What Is a Revenue Model?: Comparisons, Types & Examples
Revenue keeps your company in business. It gives you the cash to pay your operating expenses and invest in the future. It's easy to take revenue for granted because it is such a fundamental part of doing business, but taking a close look at your revenue model allows you to ask valuable questions and make adjustments that keep cash flowing.
A revenue model is a clear picture of the way your business generates income.
A revenue model and a business model are so closely connected that many business owners and advisers use the terms interchangeably. However, they are not precisely the same. A revenue model focuses specifically on how your business is compensated for the products and services it provides. A business model takes a broader look at how your company operates, also addressing how you create value for your customers and how you manage expenses to net a profit.
Revenue is the top line of your income statement — the amount you bring in from sales of products and services. It would seem that a business that brings in an impressive amount of revenue would qualify as a clearly successful business. However, strong revenue doesn't automatically translate to high profit because your business may be spending too much to generate that revenue, and your bottom line may actually show a loss.
Despite these nuances, it is important to take a close look at your revenue model because it can provide the key to growing your business, even if you also must learn to manage expenses. A successful revenue model is important to a successful business model, although it isn't all it takes to make your business thrive. Your revenue model is a fundamental piece in a bigger and more complex puzzle.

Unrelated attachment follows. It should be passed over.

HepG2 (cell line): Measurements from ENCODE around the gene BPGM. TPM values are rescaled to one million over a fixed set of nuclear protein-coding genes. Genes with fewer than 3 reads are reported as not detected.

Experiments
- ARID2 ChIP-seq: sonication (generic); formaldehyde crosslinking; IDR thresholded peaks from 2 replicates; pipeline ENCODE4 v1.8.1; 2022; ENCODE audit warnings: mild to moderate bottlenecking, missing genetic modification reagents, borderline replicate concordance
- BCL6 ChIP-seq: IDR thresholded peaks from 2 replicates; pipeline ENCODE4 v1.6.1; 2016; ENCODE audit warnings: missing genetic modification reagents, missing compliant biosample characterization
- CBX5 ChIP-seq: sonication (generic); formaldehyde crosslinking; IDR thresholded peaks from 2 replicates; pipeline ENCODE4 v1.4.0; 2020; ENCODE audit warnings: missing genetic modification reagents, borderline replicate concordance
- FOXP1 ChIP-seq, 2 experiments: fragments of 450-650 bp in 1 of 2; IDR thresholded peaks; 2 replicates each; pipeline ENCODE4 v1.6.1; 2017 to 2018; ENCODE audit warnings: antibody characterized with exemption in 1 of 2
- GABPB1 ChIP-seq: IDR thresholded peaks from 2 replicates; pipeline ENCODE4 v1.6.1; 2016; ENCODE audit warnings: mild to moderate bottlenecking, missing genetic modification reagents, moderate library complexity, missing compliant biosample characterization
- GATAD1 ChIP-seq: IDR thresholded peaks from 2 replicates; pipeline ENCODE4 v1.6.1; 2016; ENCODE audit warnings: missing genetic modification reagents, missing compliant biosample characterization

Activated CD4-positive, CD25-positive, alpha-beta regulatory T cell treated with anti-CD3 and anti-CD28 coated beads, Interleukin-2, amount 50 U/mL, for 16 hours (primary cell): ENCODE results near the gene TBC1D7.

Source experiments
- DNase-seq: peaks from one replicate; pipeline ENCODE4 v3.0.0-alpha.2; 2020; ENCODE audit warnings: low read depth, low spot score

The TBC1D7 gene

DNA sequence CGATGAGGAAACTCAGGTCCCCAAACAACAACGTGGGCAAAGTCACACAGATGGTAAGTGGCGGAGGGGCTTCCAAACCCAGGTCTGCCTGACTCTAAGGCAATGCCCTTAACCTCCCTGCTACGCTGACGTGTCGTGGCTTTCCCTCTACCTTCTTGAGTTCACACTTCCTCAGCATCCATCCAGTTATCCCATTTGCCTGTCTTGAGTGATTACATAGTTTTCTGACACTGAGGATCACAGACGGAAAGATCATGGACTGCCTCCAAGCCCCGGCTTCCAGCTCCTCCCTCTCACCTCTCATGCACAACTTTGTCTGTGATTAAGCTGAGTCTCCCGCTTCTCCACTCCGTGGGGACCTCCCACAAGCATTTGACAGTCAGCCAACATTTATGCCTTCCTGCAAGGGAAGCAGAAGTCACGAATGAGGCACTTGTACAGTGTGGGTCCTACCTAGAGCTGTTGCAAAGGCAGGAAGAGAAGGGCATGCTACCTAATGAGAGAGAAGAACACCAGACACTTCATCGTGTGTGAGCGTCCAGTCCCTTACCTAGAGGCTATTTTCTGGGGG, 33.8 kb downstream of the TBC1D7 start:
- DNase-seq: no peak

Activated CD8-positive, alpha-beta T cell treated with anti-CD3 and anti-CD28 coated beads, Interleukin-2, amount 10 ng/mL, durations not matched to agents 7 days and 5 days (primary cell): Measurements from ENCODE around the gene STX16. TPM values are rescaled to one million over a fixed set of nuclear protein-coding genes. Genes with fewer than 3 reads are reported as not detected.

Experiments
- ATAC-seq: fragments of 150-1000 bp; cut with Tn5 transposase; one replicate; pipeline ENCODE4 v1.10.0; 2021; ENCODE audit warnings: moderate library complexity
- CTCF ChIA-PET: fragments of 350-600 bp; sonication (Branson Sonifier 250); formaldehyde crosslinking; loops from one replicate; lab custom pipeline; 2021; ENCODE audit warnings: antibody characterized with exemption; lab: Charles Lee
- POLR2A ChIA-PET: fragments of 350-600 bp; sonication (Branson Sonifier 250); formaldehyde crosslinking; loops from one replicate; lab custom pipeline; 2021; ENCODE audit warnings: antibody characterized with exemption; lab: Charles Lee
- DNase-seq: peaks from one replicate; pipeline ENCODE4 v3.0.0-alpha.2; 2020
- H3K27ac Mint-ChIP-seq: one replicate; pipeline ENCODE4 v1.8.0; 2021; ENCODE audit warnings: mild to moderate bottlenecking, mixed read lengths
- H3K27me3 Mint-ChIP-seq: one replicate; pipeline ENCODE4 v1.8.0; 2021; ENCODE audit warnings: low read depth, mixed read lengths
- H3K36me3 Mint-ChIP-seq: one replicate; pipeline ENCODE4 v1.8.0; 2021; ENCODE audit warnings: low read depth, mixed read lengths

- Fee for service. With this type of revenue model, customers pay to have work performed. They may pay you by the hour to use skills and equipment that they need, or you may charge based on outcomes, such as installing a dishwasher. The former model works to your advantage when there are unknown variables, while the latter can be a win-win situation if your systems are streamlined, and you can deliver good value quickly.
- Rent or lease. This revenue provides income by allowing customers to use your resources for a designated fee. A property management company rents or leases residential or office space, and a car rental company provides automobiles for rent. This type of revenue model can require you to make a considerable investment in acquiring the resources to rent or lease, but once you own them, much of the income is passive.